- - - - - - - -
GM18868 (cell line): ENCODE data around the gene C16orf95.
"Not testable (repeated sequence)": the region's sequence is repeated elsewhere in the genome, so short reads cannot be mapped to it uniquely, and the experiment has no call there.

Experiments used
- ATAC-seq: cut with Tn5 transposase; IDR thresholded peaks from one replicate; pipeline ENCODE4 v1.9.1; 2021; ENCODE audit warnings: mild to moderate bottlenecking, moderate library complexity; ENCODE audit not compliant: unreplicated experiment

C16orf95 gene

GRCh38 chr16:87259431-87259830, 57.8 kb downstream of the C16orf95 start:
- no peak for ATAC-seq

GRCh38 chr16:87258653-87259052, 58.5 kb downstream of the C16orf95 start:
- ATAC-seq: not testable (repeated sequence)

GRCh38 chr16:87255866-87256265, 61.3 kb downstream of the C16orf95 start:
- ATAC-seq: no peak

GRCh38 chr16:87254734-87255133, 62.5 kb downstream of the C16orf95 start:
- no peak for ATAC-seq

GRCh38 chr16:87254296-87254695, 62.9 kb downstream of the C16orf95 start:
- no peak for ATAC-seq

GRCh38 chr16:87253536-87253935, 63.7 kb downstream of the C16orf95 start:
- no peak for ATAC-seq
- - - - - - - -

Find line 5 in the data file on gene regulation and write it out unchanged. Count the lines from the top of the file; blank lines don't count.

C16orf95 gene